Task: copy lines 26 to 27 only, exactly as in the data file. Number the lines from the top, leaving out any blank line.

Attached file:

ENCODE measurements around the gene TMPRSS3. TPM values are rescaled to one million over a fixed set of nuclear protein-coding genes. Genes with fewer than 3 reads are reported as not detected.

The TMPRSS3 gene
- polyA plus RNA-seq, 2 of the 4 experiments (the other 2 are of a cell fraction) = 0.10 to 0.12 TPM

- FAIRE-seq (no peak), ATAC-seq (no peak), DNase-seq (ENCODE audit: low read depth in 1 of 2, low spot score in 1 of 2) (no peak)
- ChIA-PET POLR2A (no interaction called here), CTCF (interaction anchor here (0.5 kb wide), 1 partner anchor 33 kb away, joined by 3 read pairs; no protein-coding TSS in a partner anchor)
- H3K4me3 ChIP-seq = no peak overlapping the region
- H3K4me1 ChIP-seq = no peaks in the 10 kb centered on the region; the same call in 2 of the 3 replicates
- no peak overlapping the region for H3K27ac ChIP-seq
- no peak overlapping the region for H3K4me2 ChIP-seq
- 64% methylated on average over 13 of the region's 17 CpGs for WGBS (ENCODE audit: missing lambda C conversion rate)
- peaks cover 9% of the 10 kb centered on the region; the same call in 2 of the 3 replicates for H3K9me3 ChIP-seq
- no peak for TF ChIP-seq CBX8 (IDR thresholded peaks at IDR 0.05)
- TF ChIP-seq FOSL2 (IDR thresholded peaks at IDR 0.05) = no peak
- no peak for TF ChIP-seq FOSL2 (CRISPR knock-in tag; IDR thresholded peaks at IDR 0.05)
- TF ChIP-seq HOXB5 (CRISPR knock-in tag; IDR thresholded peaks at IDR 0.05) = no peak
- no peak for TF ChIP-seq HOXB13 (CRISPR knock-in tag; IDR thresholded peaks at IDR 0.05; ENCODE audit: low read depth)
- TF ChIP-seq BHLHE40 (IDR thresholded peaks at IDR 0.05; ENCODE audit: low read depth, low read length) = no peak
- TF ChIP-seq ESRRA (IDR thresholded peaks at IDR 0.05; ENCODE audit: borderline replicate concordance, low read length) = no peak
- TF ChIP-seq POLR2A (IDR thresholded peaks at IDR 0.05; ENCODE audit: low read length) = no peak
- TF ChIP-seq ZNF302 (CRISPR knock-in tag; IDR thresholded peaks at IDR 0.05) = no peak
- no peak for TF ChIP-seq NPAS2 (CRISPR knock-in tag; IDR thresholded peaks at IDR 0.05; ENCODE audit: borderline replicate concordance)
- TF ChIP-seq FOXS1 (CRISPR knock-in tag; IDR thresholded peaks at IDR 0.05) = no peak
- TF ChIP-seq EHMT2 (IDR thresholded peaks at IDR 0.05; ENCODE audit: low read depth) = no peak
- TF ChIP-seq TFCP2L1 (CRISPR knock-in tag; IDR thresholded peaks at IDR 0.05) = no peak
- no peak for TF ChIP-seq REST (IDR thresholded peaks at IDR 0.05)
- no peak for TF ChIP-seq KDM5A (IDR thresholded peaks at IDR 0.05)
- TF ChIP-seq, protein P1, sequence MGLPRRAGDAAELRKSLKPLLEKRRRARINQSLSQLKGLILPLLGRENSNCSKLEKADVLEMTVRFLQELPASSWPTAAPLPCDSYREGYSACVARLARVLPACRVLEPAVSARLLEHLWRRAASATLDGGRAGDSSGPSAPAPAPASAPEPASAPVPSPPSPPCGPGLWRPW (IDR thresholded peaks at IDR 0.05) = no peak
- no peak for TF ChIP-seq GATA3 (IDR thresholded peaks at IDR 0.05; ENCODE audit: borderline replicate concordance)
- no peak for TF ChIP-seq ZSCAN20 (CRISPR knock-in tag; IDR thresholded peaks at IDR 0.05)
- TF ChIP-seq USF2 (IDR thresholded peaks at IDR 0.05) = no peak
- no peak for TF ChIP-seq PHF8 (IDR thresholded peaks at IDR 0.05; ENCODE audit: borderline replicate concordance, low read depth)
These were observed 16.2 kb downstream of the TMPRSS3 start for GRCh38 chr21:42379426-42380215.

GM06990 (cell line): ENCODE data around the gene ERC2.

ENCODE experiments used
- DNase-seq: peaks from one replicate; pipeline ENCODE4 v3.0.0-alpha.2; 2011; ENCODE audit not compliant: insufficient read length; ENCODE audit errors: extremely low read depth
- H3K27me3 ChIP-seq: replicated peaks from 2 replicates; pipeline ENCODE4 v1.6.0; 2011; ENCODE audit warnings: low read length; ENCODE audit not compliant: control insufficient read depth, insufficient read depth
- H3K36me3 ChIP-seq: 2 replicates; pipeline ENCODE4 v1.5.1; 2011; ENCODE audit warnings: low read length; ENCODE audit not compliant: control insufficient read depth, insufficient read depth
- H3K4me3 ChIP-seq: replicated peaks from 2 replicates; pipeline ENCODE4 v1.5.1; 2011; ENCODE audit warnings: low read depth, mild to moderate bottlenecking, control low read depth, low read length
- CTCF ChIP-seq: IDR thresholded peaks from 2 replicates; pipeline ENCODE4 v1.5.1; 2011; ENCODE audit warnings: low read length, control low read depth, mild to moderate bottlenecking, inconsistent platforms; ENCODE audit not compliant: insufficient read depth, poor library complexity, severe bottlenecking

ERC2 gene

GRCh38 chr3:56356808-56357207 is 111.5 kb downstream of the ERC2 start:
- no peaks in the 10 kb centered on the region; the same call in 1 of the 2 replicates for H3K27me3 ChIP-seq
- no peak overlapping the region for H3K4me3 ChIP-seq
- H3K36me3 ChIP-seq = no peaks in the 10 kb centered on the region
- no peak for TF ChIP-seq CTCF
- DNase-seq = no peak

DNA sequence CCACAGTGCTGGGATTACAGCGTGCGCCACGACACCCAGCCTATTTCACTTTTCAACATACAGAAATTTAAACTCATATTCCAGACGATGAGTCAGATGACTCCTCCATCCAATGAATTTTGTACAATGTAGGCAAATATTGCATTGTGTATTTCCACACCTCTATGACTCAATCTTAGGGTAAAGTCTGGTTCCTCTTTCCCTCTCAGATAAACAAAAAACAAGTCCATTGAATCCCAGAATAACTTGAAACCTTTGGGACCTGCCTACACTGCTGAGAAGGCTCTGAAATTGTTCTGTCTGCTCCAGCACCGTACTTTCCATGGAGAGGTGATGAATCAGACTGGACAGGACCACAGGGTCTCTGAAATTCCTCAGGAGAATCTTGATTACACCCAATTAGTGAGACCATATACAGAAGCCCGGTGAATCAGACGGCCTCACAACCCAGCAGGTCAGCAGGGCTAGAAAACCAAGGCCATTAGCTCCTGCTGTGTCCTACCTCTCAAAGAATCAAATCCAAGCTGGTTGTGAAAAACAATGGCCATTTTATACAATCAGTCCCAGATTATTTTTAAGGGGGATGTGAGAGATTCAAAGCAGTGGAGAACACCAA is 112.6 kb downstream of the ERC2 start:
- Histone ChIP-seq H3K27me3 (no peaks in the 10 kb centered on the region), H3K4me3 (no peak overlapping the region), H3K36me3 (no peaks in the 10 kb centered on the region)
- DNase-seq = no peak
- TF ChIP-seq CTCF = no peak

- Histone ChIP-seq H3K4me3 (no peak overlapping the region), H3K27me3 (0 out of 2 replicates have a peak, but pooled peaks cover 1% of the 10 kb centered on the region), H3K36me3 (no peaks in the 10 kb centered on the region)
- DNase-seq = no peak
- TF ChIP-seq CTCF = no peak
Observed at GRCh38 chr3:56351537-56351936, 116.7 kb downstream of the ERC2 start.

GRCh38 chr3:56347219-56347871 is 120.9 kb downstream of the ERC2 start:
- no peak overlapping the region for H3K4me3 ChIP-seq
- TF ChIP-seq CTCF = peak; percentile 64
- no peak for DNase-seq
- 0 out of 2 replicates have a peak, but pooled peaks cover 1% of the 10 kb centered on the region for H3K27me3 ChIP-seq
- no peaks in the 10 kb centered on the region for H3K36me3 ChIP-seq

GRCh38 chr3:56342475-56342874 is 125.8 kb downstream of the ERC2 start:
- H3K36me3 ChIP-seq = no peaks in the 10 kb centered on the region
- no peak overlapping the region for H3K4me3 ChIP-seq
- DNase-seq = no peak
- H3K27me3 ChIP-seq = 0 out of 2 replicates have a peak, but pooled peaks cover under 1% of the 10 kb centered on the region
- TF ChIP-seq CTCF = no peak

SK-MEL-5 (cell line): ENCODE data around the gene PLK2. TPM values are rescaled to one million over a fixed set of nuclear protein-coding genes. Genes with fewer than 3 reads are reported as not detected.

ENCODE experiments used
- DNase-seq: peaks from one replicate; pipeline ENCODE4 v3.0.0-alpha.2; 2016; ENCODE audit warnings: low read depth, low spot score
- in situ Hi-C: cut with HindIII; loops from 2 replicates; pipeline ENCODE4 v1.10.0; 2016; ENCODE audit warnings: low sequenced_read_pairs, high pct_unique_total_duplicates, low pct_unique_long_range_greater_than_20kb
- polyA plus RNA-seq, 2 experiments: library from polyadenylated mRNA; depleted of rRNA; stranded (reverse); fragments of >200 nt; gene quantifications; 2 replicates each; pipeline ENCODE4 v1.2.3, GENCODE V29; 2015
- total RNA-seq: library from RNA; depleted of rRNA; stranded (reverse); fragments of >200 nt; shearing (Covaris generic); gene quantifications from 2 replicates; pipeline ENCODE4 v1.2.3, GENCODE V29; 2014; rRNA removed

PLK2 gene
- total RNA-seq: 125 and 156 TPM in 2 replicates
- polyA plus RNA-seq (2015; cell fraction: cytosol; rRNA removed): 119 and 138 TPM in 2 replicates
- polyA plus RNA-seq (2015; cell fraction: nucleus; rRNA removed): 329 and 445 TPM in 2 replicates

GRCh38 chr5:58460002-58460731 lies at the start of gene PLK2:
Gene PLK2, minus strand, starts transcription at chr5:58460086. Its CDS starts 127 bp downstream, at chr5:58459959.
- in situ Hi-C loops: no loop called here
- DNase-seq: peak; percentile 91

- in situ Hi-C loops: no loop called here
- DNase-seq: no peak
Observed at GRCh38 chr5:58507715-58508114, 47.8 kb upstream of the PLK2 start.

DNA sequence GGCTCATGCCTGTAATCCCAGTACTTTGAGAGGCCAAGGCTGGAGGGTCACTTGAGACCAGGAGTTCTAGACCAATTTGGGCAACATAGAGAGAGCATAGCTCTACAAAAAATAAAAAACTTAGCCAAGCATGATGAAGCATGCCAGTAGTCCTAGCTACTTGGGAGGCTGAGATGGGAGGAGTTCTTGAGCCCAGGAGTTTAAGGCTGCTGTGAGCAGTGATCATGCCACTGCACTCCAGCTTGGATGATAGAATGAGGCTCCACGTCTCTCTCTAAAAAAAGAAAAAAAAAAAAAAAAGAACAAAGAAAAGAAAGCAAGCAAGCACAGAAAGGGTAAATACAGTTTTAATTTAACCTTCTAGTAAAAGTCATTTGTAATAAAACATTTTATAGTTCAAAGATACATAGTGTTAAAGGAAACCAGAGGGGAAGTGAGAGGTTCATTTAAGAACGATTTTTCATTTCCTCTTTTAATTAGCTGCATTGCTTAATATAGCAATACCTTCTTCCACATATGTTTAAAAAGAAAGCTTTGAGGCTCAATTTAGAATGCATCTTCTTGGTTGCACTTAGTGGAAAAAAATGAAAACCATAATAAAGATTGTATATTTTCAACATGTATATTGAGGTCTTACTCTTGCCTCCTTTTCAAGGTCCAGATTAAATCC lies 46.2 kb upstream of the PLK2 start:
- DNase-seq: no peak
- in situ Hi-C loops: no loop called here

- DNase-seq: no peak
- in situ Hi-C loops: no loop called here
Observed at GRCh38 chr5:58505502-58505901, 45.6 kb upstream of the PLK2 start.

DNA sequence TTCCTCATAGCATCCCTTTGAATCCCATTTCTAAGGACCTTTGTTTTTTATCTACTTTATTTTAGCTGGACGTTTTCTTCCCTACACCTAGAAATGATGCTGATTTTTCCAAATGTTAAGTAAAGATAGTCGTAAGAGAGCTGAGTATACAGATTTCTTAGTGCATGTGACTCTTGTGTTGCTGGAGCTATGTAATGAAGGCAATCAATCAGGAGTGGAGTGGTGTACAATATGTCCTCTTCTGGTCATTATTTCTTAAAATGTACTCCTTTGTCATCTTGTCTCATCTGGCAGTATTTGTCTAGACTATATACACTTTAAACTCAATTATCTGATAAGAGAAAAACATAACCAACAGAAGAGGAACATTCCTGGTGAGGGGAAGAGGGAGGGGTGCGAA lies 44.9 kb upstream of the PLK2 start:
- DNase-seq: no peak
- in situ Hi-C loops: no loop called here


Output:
- no peak for TF ChIP-seq KDM5A (IDR thresholded peaks at IDR 0.05)
- TF ChIP-seq, protein P1, sequence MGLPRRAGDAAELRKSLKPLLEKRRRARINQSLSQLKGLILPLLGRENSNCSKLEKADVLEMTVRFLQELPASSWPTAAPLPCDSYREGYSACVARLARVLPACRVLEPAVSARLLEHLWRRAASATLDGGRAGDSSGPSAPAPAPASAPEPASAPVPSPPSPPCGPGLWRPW (IDR thresholded peaks at IDR 0.05) = no peak